Healthgrades for Professionals

9 Things Physicians Do to Stay Happy

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  • Physician burnout continues to rise and happiness levels have dipped since the COVID-19 pandemic began. Medscape surveyed 12,000 physicians for their 2021 Physician Lifestyle & Happiness Report and found that 82% of physicians were somewhat or very happy before the pandemic. Now, only 58% say they’re happy as the situation continues. How can you avoid the downward spiral? The survey also revealed ways physicians stay happy, despite new stressors in their lives. With a little effort, a few small changes to your routine can boost your happiness at home and at work.

  • 1
    Make time for hobbies.
    Father and adult son playing chess and laughing

    When your workload and stress levels increase, it’s even more important to keep doing the things you love outside of work. Hobbies topped the Medscape list with 66% of physicians reporting that their favorite activities help them maintain their mental health. Gardening, cooking, and reading were popular hobbies that can easily be worked into a daily routine. Don’t have a hobby? Try taking an online class on your own or with friends or family. The novelty of learning new skills is energizing and provides an activity to look forward to when the work day is done.

  • 2
    Exercise a few days a week.
    woman playing pickleball in court

    The survey showed that 71% of physicians exercise at least twice a week. Many workout to lose weight, but a lot of doctors use physical activity to burn off extra energy and relieve stress. Taking a break for fitness is also a great way to unplug from technology, enjoy the outdoors, and take a break from your thoughts. Exercising can also energize your mind and help you solve problems. Some physicians have found that regular exercise even motivated them to encourage their patients to live healthier lifestyles.

  • 3
    Spend time with loved ones.
    happy couple eating dinner outside

    Nearly 85% of all physicians are in a committed relationship and 85% also report their relationship is good or very good. These positive feelings about relationships indicate that spending time with partners and loved ones is a big factor in physician happiness. Which doctors have the best relationships? Pulmonologists, dermatologists, opthamologists, and urologists top the list. Psychiatrists and critical care doctors report the lowest satisfaction with their marriages, but 43% of them are still pretty happy.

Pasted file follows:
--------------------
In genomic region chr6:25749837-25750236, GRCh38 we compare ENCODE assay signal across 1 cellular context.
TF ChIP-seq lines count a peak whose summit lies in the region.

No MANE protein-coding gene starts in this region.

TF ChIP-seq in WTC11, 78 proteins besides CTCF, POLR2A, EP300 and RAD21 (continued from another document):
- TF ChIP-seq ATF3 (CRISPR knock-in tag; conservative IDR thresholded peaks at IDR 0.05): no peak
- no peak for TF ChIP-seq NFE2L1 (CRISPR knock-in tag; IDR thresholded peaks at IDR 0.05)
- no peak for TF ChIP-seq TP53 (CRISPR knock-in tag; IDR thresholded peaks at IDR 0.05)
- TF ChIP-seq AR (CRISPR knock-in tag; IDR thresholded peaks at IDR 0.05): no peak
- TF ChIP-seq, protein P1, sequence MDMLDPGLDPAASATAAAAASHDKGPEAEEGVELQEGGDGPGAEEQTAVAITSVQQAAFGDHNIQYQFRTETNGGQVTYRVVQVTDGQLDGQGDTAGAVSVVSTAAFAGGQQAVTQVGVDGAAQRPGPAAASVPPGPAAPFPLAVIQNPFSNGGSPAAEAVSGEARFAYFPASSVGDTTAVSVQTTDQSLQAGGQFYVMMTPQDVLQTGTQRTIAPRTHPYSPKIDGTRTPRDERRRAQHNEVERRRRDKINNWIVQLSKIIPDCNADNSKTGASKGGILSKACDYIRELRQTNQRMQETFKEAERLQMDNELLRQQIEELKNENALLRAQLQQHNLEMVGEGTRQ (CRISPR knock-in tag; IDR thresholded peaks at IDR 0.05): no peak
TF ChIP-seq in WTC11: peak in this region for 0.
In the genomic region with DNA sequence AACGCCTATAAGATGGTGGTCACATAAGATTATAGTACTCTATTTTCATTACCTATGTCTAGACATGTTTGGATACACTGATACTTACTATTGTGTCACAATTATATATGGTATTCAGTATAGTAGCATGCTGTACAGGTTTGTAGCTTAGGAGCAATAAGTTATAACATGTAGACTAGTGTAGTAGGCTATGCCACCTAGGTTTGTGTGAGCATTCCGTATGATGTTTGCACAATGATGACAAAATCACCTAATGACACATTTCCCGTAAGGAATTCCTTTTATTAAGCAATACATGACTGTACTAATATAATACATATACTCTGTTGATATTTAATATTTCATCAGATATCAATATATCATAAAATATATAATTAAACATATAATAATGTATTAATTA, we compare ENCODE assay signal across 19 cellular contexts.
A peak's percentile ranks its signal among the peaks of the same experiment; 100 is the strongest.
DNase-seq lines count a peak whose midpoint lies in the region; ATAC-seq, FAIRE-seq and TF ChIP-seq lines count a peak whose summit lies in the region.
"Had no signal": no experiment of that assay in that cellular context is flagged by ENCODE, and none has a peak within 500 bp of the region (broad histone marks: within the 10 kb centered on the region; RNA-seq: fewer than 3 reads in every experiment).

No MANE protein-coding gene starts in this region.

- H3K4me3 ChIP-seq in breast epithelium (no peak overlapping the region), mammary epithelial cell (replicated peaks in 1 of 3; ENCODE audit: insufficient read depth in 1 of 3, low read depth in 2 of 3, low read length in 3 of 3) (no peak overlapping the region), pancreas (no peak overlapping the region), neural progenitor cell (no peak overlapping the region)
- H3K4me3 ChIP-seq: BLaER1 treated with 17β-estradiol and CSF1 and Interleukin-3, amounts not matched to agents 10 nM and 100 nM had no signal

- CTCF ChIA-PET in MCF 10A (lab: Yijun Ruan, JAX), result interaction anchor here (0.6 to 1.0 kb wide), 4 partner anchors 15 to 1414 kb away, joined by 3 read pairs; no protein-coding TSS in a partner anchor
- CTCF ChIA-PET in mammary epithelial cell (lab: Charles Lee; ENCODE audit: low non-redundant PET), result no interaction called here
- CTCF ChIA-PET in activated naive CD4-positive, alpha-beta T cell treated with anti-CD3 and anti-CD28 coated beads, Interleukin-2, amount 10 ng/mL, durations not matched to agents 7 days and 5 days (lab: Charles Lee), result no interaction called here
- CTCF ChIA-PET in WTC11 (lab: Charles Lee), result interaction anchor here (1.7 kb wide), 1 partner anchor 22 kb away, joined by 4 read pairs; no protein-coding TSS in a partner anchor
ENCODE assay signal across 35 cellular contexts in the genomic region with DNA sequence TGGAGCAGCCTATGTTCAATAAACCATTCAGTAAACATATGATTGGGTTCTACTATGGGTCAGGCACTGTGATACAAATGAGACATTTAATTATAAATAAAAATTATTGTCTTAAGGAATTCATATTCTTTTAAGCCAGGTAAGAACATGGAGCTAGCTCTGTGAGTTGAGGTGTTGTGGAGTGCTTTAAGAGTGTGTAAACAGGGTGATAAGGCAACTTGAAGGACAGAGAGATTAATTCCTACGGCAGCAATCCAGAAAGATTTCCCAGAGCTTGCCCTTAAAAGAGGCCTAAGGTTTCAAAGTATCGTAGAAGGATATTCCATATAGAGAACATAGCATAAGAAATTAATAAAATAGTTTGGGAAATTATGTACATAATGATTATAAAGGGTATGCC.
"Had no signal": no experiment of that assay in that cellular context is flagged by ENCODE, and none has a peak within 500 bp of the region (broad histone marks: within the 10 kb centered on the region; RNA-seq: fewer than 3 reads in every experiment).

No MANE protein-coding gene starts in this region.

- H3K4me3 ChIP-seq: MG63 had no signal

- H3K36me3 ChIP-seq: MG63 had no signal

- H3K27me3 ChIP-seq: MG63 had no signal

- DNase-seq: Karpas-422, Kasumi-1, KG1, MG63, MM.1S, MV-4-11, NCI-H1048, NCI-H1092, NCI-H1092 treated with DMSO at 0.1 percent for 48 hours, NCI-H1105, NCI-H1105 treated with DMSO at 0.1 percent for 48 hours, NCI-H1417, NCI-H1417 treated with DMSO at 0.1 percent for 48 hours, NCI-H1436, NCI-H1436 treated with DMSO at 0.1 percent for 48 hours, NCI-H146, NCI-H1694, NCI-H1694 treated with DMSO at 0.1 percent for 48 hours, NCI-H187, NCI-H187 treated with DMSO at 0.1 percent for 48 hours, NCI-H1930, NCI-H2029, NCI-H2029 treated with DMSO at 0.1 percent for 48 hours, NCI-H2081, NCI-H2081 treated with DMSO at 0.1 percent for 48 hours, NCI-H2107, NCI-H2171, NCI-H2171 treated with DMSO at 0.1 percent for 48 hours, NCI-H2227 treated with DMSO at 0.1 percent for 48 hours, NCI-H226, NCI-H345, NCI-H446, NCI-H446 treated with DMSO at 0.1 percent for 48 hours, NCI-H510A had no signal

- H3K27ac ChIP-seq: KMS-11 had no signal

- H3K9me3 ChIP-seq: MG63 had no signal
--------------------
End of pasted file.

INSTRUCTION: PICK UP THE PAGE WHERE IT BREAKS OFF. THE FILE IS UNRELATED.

• 4
    Get enough sleep.
    sleeping man

    Happy physicians love catching a few extra z’s. Sleep is a priority for 49% of physicians who are snoozing more to stay happy. Long hours are a given in the medical profession, especially during a pandemic. Try to get the recommended 6 hours, so your body can recover from the day and operate at its best tomorrow. This valuable sleep time also gives your brain and hormones time to reset. Stress levels can normalize and your glymphatic system can clean your brain to keep your cognitive abilities sharp.

  • 5
    Eat a healthy diet.
    Close-up of middle age Caucasian woman tossing salad with spinach and vegetables

    It’s not always easy to eat healthy meals when you’re tired or handling difficult situations at work. Of the 12,000 physicians surveyed by Medscape, 45% said healthy eating was a priority for maintaining their happiness and mental health. A nutritious diet may also be on the list because 48% of the survey participants were also trying to lose weight. Taking time to prepare good-for-you meals to eat at home or on the go is an excellent self-care routine that can keep you happy and feeling your best.

  • 6
    Make time for mental health care.